Introductory reading on Copulas

For some time now, I have been looking for a good introductory reading on Copulas for my seminar. I am finding lots of material that talk about theoretical aspects, which is good, but before I move onto them I am looking to build a good intuitive understanding on the topic.

Could anyone suggest any good papers that provide a good foundation to a beginner (I have had 1-2 courses in statistics and understand marginals, multi-variate distributions, inverse transform, etc., to a reasonable extent)?

• The Joy of Copulas is a pretty good place to start. There are also several questions and answers that discuss some aspects of them here. The main thing to realize is than "copula" is just a fancy word for "multivariate distribution on the unit hypercube with uniform marginal distributions". It's also faster to say. Commented Sep 25, 2012 at 10:29
– Yoda
Commented Sep 25, 2012 at 15:32
• @Yoda: I think NaN looks for something less theoretical as a first reading. I would instead suggest google.be/… Commented Sep 25, 2012 at 15:47
• @Yoda: (+1) That is an excellent first introduction to the theoretical aspects. It is "the" standard book. Commented Sep 25, 2012 at 16:35
• @ocram: (+1) That is another good introduction that I meant to mention by the same author as the article I alluded to in the first comment: C. Genest and J. MacKay (1986), The Joy of Copulas: Bivariate Distributions with Uniform Marginals, The American Statistician, vol. 40, no. 4, pp. 280-283. Commented Sep 25, 2012 at 16:37

A concise introduction is T. Schmidt 2008 - Copulas and dependent measurement. Also noteworthy is Embrechts 2009 - Copulas - A personal view.

For Schmidt I could not provide a better summary than the section titles. It provides basic definitions, intuition and examples. Discussion of sampling is bare-bone, and a brief literature review covers the must-have. As for Embrechts apart from the obligatory definitions, properties and examples the discussion is interesting since it touches drawbacks and some critical remarks made to copula modeling over the years. The bibliography is here more extensive and covers most works that one shall read

Chris Genest has another introductory paper "Everything You Always Wanted to Know about Copula Modeling but Were Afraid to Ask".

• Can you provide a brief summary of this paper?
– chl
Commented Jul 10, 2013 at 7:36

A good layperson introduction to copulas and its use in quantative fianance is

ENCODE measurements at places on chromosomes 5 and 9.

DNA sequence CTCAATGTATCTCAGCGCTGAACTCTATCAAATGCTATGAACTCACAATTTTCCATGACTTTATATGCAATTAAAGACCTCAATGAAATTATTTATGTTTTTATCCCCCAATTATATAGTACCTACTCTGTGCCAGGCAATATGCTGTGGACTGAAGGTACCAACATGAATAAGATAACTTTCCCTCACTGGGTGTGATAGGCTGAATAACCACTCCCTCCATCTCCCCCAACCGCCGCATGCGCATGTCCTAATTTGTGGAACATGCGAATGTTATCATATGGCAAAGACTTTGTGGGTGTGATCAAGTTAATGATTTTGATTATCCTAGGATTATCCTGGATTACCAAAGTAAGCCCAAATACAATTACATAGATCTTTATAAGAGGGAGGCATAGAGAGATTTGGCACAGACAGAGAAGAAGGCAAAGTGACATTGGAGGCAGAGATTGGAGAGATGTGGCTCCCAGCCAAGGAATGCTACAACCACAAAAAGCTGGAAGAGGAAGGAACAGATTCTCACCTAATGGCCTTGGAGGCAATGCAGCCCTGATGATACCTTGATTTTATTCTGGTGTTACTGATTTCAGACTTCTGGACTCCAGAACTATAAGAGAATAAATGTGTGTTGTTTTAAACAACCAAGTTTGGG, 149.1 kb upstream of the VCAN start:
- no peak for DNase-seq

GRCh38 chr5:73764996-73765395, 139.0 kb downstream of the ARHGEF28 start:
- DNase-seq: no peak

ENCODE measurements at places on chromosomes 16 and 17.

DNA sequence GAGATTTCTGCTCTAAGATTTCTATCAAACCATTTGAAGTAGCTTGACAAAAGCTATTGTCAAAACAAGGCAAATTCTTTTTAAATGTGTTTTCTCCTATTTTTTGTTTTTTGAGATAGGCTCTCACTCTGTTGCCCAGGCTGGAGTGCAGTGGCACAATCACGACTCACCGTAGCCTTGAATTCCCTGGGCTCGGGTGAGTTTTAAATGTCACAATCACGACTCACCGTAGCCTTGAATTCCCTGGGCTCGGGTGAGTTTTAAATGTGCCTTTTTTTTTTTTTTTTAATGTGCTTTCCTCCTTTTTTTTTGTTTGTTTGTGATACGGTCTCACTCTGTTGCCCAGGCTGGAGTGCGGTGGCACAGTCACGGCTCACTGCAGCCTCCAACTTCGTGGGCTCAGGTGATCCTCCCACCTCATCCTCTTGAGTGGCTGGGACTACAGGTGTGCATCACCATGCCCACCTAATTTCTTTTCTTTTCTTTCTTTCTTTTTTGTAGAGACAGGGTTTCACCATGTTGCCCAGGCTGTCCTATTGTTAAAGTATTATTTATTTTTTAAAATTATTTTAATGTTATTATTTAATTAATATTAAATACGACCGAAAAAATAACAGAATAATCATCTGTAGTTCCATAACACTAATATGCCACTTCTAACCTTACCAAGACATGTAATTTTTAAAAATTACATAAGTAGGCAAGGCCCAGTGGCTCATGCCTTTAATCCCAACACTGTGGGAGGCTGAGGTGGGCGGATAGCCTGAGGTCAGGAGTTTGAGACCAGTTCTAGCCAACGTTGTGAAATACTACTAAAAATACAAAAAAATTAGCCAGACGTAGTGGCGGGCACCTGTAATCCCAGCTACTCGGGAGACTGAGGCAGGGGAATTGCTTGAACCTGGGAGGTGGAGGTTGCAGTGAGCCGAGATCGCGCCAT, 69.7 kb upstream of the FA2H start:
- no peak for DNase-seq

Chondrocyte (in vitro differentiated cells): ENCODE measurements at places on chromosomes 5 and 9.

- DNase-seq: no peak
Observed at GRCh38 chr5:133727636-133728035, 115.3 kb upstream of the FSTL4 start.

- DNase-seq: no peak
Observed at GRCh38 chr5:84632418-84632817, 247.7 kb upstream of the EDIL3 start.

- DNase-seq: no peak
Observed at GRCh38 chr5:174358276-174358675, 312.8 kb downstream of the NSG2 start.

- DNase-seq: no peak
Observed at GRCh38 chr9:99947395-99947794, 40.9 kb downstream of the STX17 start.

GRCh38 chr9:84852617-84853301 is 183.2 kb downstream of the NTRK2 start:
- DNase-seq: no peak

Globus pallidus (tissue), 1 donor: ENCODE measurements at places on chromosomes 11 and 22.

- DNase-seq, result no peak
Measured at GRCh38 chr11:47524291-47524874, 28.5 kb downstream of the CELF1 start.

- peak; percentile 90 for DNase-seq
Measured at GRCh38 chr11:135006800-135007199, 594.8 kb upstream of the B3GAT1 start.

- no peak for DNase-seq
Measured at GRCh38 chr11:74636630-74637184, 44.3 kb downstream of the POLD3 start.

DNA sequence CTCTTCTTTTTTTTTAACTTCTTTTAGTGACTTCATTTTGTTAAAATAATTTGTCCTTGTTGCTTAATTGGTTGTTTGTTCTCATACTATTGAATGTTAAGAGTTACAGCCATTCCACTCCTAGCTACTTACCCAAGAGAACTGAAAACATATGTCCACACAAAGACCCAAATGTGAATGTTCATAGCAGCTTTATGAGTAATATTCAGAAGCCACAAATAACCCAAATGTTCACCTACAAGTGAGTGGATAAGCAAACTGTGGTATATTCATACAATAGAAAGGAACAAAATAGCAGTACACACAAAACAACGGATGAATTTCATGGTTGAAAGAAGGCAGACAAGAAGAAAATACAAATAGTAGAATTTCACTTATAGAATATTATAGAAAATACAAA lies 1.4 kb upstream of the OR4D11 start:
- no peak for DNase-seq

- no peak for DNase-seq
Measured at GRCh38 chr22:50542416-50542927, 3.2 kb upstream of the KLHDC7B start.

http://archive.wired.com/techbiz/it/magazine/17-03/wp_quant?currentPage=all

The concept of correlation of probabilities is illustrated by two elementary school students Alice and Britney. It also discusses how prices of credit default swaps are used as a shortcut to the traditional rating process, as well as dangers of linking all of these together.

I recommend this paper as a must read: Li, David X. "On default correlation: A copula function approach." The Journal of Fixed Income 9.4 (2000): 43-54. Here's the PDF. It explains what copula is and how it can be used in the financial application. It's a nice easy read.

This should be followed by an article By Felix Salmon "Recipe for Disaster: The Formula That Killed Wall Street". Here how it starts:

A year ago, it was hardly unthinkable that a math wizard like David X. Li might someday earn a Nobel Prize. After all, financial economists—even Wall Street quants—have received the Nobel in economics before, and Li's work on measuring risk has had more impact, more quickly, than previous Nobel Prize-winning contributions to the field. Today, though, as dazed bankers, politicians, regulators, and investors survey the wreckage of the biggest financial meltdown since the Great Depression, Li is probably thankful he still has a job in finance at all. Not that his achievement should be dismissed. He took a notoriously tough nut—determining correlation, or how seemingly disparate events are related—and cracked it wide open with a simple and elegant mathematical formula, one that would become ubiquitous in finance worldwide.

Copulas are used to recover the joint probability function when only marginals are observed or available. One problem is that the joint probability may not be static, which seems to be the case with their use in default risk estimation. These two readings demonstrate that. Copulas worked fine in insurance, where the joint is very stable, such as death rate of spouses.

Another good introduction is An introduction to copulas (Nelsen 2006).

• Can you provide a brief summary of this book?
– chl
Commented Jan 29, 2015 at 20:09